Let's just pause for a moment and consider the cultural significance of that. That these people are willing to be transparent with Jesus about their emptiness, or their hurt, or whatever is behind their desire for him. And Jesus has compassion. He doesn't fault them for their need. Nor does he exploit their affection—like an actor teasing the audience about whether or not they would like an encore. The Lord has compassion.
And when evening comes the disciples realize that there is likely going to be a problem here. They have all come to a deserted place and they are going to be hungry. And in the minds of those who know the stories of God, this scenario is all too familiar. The people of Israel during the Exodus came out of Egypt and in the desert they were hungry.
It's a human condition that doesn't get more basic. It's one of the three basic needs: food, clothing, and shelter. They don't have food.
Both in the story of Jesus, and in the story of the Exodus, following God seems to mean coming to a place of scarcity. Have you noticed that?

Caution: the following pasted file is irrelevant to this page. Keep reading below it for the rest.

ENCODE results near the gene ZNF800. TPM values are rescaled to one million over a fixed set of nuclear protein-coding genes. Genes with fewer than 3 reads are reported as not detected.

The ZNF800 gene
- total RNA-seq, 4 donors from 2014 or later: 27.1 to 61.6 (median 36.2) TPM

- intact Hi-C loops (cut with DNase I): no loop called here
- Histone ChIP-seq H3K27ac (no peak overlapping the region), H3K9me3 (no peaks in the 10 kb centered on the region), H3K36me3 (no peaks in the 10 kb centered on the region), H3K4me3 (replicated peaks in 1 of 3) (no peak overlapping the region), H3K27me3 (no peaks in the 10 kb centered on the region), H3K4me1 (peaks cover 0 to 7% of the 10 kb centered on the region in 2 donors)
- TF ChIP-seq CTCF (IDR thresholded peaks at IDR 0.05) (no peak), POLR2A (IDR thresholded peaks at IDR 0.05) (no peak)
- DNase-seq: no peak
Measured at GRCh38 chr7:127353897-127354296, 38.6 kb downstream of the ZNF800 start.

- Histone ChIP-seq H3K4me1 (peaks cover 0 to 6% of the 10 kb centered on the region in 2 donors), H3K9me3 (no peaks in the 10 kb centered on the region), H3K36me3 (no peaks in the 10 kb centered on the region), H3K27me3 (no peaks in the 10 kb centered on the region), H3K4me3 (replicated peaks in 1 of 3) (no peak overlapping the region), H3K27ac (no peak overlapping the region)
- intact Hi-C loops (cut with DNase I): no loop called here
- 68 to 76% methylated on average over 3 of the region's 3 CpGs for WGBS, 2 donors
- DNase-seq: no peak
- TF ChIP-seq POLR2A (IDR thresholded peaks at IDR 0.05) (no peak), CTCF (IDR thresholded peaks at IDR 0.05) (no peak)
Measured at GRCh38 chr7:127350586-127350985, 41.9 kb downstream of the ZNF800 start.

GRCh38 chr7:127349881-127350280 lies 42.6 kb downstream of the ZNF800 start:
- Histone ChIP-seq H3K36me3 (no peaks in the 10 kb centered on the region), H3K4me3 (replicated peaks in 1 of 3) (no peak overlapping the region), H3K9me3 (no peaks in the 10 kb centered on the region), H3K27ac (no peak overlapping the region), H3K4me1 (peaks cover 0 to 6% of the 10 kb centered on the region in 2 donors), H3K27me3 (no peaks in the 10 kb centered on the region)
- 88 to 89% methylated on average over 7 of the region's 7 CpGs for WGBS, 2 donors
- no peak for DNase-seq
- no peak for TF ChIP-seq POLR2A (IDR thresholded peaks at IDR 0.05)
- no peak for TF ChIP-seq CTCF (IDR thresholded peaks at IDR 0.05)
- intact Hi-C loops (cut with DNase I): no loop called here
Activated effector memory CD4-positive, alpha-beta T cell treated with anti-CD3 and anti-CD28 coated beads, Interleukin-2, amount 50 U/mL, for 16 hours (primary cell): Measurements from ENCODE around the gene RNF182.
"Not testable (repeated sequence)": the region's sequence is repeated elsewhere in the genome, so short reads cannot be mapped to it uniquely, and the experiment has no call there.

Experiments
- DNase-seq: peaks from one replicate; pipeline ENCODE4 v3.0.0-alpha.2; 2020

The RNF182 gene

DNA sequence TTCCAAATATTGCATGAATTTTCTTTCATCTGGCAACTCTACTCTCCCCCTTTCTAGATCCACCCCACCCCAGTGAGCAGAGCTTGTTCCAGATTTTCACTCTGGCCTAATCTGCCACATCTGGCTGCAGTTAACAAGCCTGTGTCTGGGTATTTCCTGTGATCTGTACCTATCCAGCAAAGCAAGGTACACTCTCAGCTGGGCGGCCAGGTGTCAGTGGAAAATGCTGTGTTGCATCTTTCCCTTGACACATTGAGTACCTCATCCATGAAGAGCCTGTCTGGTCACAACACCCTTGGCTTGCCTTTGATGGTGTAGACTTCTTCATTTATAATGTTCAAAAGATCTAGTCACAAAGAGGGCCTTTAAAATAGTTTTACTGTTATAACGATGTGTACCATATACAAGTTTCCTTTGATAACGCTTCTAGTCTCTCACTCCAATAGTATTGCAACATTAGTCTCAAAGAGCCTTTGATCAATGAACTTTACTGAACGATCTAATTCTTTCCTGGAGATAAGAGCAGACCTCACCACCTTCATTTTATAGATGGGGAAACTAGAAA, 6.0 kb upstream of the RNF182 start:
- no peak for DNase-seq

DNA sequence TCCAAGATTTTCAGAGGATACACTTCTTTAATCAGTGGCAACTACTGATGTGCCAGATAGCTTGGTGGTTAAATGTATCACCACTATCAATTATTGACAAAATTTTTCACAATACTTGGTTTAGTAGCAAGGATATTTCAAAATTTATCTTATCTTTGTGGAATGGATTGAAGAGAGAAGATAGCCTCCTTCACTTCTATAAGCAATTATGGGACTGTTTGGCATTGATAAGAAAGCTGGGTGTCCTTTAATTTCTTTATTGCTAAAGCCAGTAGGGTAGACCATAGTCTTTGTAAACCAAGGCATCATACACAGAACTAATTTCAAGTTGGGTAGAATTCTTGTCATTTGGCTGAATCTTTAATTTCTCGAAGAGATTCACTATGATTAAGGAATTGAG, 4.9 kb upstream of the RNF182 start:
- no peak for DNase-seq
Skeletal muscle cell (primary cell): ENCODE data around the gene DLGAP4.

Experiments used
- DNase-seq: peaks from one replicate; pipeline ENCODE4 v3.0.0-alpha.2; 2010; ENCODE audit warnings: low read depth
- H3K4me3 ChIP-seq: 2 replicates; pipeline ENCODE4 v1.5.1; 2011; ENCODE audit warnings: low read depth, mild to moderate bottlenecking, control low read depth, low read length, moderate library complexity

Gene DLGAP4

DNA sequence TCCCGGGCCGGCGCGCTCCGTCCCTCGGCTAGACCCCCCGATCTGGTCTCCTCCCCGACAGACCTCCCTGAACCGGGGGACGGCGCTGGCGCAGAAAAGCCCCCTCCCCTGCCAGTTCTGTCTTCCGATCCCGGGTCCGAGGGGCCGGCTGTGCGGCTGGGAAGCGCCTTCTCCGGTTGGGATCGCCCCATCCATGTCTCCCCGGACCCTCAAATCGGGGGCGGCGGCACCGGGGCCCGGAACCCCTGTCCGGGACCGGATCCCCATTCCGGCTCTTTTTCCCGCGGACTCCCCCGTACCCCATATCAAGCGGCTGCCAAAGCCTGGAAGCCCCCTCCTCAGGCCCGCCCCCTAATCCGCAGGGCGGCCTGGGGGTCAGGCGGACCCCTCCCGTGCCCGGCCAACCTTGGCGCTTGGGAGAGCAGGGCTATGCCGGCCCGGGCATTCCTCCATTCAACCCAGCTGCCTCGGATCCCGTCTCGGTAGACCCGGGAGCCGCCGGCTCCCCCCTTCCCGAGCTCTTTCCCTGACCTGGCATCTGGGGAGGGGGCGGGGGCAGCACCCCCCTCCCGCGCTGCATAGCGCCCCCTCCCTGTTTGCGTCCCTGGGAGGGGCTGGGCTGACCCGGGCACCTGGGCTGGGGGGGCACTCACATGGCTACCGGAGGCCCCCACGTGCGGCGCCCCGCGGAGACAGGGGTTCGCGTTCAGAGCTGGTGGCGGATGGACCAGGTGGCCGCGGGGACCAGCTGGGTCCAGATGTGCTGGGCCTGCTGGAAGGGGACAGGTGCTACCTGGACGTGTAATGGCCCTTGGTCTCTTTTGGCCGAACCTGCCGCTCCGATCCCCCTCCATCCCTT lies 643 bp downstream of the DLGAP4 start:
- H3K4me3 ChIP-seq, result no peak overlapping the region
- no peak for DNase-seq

When the disciples are called by Jesus to follow him, they leave their homes and families and livelihoods. The Gospel writers don't describe any scarcity, but that's somewhat implied in the fact that left everything to follow.
And when I say scarcity, I don't just mean money or food, or other material items, although that is often the case. Sometimes scarcity is coming away from old friends, or old patterns by which we used to live, old habits of thought or behavior.
When you come away to be with God, changes have to be made. I remember going to seminary and meeting many seminarians who had given up a lot more than I had to pursue their sense of God's call. Some people who left very lucrative jobs, and positions of great influence. They had a deeper sense of sacrifice for their call than I did. They were having to leave not only the money, but the friends they had made who didn't understand how they could possibly want to be obedient to God more.